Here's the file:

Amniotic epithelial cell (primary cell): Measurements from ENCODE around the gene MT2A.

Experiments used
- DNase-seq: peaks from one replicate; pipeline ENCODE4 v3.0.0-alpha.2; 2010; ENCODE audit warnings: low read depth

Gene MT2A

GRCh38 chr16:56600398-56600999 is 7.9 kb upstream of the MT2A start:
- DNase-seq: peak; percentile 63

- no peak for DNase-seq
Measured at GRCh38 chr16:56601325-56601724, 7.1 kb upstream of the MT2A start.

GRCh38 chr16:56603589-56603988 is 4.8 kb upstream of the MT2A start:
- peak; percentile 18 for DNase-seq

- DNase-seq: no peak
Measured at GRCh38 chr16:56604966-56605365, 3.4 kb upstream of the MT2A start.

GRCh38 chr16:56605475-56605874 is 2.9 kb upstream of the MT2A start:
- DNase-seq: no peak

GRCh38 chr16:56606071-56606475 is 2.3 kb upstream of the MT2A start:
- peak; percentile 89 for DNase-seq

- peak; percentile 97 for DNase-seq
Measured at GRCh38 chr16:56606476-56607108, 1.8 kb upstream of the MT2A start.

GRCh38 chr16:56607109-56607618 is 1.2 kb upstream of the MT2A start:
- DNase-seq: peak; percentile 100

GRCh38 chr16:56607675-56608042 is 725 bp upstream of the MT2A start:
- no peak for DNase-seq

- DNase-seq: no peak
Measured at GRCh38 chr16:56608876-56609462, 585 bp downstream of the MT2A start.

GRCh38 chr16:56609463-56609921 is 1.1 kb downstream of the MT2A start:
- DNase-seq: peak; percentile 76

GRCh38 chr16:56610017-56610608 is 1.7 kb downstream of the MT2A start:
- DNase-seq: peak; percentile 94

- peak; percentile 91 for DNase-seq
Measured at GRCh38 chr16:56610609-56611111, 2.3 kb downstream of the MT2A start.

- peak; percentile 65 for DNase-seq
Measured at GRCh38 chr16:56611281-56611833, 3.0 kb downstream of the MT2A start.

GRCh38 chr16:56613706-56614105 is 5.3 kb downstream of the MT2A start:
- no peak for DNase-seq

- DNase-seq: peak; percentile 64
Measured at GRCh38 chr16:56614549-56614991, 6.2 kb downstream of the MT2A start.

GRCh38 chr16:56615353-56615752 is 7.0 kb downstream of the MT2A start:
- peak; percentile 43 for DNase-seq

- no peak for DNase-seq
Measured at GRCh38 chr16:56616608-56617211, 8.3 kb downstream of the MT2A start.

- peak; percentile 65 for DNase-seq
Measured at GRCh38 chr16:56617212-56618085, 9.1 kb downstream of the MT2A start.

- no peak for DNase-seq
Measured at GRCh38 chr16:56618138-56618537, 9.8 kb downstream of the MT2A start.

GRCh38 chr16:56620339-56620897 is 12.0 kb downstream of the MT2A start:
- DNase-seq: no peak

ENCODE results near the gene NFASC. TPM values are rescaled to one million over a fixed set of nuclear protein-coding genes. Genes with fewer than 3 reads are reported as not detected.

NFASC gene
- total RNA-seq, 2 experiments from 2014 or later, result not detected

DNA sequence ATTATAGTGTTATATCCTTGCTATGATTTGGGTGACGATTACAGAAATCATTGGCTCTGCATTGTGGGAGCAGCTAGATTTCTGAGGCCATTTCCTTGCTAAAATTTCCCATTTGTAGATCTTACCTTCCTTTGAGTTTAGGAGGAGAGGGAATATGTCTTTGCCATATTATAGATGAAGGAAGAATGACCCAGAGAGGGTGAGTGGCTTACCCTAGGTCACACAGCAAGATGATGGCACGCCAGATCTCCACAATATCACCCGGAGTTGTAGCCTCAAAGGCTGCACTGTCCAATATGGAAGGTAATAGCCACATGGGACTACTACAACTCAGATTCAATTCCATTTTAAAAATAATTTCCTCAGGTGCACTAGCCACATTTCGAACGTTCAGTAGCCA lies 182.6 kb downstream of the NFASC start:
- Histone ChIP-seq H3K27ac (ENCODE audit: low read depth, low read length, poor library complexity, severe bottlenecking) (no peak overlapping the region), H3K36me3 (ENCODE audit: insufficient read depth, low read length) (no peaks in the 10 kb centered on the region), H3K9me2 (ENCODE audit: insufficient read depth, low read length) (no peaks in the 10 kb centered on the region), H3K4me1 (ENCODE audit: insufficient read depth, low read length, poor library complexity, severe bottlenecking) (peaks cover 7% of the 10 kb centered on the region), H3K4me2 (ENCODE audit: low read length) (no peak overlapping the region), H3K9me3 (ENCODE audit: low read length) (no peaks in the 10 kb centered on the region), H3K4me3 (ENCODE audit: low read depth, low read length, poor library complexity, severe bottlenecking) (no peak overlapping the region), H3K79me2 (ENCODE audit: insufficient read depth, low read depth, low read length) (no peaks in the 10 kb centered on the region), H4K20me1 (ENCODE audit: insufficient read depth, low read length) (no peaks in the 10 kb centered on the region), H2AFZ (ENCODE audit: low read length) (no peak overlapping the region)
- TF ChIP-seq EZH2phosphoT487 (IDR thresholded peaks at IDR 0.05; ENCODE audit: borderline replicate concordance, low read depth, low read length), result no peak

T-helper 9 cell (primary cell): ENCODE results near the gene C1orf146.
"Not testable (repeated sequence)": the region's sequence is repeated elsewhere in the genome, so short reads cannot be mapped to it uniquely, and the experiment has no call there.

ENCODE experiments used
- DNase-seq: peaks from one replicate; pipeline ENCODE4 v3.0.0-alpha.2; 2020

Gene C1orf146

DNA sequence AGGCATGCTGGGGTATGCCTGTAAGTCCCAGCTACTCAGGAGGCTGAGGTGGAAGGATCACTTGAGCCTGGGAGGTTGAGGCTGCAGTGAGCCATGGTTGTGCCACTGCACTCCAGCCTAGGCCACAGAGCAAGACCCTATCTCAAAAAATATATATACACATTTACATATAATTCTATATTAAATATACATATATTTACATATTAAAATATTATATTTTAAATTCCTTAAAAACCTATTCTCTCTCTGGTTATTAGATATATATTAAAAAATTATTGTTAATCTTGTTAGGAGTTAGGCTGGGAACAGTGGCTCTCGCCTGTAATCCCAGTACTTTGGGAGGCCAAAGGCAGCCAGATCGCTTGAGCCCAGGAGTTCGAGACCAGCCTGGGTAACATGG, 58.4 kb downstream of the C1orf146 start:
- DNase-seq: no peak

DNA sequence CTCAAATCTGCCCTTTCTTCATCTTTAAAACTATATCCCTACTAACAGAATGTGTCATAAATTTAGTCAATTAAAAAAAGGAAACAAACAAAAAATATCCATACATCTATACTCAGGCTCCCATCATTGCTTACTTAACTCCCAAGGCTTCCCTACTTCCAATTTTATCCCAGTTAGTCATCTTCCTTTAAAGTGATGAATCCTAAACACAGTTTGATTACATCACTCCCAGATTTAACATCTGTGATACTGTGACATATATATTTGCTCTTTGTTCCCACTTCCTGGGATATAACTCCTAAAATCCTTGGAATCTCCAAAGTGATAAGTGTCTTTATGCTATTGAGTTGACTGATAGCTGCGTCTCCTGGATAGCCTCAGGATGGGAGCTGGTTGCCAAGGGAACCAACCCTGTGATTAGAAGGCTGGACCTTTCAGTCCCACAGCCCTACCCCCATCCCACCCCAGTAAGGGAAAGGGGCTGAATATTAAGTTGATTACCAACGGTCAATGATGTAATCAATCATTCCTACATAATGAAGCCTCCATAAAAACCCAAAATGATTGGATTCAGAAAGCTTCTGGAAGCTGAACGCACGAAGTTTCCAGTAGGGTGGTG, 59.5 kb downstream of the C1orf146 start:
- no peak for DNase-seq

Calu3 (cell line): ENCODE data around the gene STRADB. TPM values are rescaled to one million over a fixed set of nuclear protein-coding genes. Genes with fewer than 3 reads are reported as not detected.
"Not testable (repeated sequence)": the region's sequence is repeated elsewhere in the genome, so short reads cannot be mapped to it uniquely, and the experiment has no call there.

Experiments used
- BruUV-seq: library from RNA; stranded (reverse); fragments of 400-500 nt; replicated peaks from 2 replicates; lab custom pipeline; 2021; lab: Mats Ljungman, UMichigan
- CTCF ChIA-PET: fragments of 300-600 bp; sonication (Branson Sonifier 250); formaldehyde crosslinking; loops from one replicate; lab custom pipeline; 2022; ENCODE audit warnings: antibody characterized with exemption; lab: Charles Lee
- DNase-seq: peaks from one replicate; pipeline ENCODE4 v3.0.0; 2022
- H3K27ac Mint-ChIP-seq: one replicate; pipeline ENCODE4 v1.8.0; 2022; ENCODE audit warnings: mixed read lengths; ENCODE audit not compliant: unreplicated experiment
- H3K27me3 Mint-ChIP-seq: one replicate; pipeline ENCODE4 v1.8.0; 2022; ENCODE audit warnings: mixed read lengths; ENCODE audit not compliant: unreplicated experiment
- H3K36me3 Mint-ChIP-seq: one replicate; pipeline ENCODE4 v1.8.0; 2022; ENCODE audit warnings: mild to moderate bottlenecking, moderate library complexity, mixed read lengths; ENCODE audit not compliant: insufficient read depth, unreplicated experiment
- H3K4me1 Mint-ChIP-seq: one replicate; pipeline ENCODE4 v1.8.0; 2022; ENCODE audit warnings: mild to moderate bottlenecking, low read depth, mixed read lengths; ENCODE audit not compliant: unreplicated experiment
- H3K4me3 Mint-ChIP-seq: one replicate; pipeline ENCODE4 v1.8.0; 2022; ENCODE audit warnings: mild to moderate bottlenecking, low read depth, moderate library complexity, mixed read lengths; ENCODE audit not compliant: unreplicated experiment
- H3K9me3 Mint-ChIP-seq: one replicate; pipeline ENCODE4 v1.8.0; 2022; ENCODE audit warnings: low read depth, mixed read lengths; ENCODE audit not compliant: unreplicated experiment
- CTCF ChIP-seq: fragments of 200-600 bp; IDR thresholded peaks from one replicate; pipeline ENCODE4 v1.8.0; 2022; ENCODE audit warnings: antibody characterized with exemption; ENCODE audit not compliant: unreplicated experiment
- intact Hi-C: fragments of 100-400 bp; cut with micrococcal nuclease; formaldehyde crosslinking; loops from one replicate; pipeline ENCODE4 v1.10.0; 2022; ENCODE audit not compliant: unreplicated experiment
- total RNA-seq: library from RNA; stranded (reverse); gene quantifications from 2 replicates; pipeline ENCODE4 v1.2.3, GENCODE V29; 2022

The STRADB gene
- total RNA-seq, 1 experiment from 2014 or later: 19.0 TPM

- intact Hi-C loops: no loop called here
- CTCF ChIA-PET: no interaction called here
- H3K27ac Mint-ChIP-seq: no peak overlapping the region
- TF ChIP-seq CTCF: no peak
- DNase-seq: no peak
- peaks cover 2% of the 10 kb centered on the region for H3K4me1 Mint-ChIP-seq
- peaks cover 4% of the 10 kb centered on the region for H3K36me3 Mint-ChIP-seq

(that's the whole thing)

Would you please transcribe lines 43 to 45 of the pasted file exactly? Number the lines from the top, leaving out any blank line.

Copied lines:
- no peak for DNase-seq
Measured at GRCh38 chr16:56618138-56618537, 9.8 kb downstream of the MT2A start.

GRCh38 chr16:56620339-56620897 is 12.0 kb downstream of the MT2A start: